used to measure the Planck Constant and thereby reboot the kilogram
  • The National Physical Laboratory itself will be relying on the kilogram maintained in the U.S.-based National Institutes of Standards and Technology to calibrate its one-kilogram weight.

Deep Ocean Mission

The Centre has drawn up a five-year plan to explore the deep recesses of the ocean. The mission proposes to explore the deep ocean similar to the space exploration started by ISRO.

About the mission:

  • The mission is to explore and harness mineral resources beneath the ocean floor which intended to harness ocean resources in a “responsible way” and could turn out to be a transformative step for the prosperity and security of the nation.
  • The focus will be on technologies for deep-sea mining, underwater vehicles, underwater robotics and ocean climate change advisory services, among other aspects.
  • This will improve India’s position in ocean research field.
  • The Exclusive Economic Zone allotted to India in the international waters will be covered under the Deep Ocean Mission.
  • The Union Earth Sciences Ministry tasked with coordinating the exercise.

Resources from Ocean:

Energy from the Ocean:

Ocean can produce two types of energy: thermal energy from the sun’s heat, and mechanical energy from the tides and waves. The fact that the marine renewable sector is less developed than other energy sectors.

Tidal Energy:

  • Tidal power converts the energy from the natural rise and fall of the tides into electricity.
  • Since India is surrounded by sea on three sides, its potential to harness tidal energy has been recognized by the Government of India.

The most attractive locations for tidal energy are:

  • Gulf of Cambay
  • Gulf of Kachchh
  • Ganges Delta in the Sunder bans

Problems Faced in Exploiting Tidal Energy:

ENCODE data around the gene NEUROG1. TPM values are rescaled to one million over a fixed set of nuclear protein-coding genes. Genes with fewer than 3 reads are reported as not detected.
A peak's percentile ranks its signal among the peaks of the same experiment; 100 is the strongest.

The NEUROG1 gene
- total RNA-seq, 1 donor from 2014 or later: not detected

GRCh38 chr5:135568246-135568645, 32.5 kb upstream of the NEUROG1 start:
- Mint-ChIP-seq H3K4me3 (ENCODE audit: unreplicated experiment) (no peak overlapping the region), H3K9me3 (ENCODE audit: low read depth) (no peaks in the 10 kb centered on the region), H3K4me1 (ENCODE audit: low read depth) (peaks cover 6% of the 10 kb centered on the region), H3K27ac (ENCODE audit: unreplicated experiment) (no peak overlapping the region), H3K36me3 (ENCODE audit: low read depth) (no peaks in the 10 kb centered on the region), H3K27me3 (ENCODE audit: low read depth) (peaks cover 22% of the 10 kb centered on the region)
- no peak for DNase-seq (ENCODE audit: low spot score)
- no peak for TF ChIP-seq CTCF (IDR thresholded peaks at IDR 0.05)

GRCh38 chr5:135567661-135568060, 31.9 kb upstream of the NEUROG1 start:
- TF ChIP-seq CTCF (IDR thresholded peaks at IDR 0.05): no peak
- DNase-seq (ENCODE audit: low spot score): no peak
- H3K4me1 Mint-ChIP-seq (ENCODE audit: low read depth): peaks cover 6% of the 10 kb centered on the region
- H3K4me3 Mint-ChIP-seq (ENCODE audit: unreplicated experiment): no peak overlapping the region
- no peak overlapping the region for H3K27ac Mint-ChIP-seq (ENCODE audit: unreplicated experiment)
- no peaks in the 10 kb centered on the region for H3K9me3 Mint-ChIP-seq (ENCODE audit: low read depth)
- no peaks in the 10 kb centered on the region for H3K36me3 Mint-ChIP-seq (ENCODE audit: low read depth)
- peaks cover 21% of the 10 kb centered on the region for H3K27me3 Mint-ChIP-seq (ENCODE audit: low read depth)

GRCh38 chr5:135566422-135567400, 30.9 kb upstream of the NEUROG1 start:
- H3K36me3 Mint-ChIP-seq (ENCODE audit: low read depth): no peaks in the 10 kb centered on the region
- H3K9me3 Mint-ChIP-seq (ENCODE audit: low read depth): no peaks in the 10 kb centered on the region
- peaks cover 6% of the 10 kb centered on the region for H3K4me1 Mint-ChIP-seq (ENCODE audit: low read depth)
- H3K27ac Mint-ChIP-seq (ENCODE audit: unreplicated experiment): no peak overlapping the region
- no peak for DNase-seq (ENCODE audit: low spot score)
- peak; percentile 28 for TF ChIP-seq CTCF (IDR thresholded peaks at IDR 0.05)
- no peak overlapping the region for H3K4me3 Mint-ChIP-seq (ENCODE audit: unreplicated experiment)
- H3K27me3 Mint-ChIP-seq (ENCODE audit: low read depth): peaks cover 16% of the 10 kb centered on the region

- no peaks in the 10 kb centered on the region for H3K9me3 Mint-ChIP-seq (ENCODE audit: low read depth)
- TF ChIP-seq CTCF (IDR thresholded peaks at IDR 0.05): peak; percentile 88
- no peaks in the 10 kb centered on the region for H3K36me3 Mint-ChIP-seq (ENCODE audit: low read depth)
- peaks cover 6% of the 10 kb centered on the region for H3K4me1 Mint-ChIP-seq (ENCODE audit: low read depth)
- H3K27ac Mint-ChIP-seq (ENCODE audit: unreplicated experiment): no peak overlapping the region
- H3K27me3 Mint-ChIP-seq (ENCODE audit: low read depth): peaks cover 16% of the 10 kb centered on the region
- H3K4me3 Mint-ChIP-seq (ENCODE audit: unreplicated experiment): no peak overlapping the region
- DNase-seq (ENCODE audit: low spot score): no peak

• The altering of the ecosystem at the bay
  • Only provides power for around 10 hours each day, when the tide is actually moving in or out.
  • Present designs do not produce a lot of electricity, and barrages across river estuaries can change the flow of water and, consequently, the habitat for birds and other wildlife
  • Limited construction locations
  • Barrages affect fish migration and other wildlife- many fish like salmon swim up to the barrages and are killed by the spinning turbines.
  • Barrages may affect the tidal level – the change in tidal level may affect navigation, recreation, cause flooding of the shoreline and affect local marine life
  • Tidal plants are expensive to build

Wave Power:

  • Wave power systems convert the motion of the waves into usable mechanical energy which in lump can be used to generate electricity.
  • The potential along the 6000 Km of coast is about 40,000 MW. This energy is however less intensive than what is available in more northern and southern latitudes.
  • Primary estimates indicate that the annual wave energy potential along the Indian coast is between 5 MW to 15 MW per meter, thus a theoretical potential for a coast line of nearly 6000 KW works out to 40000-60000 MW approximately. However, the realistic and economical potential is likely to be considerably less.
  • Offshore desalination plants powered by renewable energies are being proposed as an alternative for a coastal desalination facility, for those locations where the lack of suitable land makes a land-based desalination plant inadequate
  • The sole energy source of a reverse osmosis (RO) plant is utilised through wave or tidal energy in order to produce drinkable water, which is then transported offshore (through pipes, water tank ships, or bladders

Problems in wave energy generation:

  • Depends on the waves – variable energy supply
  • Needs a suitable site, where waves are consistently strong
  • Must be able to withstand very rough weather
  • Poses a possible threat to navigation from collisions due to the low profile of the wave energy devices above the water, making them undetectable either by direct sighting or by radar May interfere with mooring and anchorage lines with commercial and sport-fishing
  • May degrade scenic ocean front views from wave energy devices located near or on the shore, and from onshore overhead electric transmission lines.

Ocean Thermal Energy:

  • The main objective of ocean thermal energy or Ocean Thermal Energy Conversion (OTEC) is to turn the solar energy trapped by the ocean into useable energy.
  • OTEC has a potential installed capacity of 180,000 MW in India

Barriers in OTEC:

  • OTEC-produced electricity at present would cost more than electricity generated from fossil fuels at their current costs.
  • OTEC plants must be located where a difference of about 40 degrees Fahrenheit occurs year round.
  • Ocean depths must be available fairly close to shore-based facilities for economic operation.
  • Construction of OTEC plants and laying pipes in coastal waters may cause localized damage to reefs and near-shore marine ecosystems.

Mineral Resources: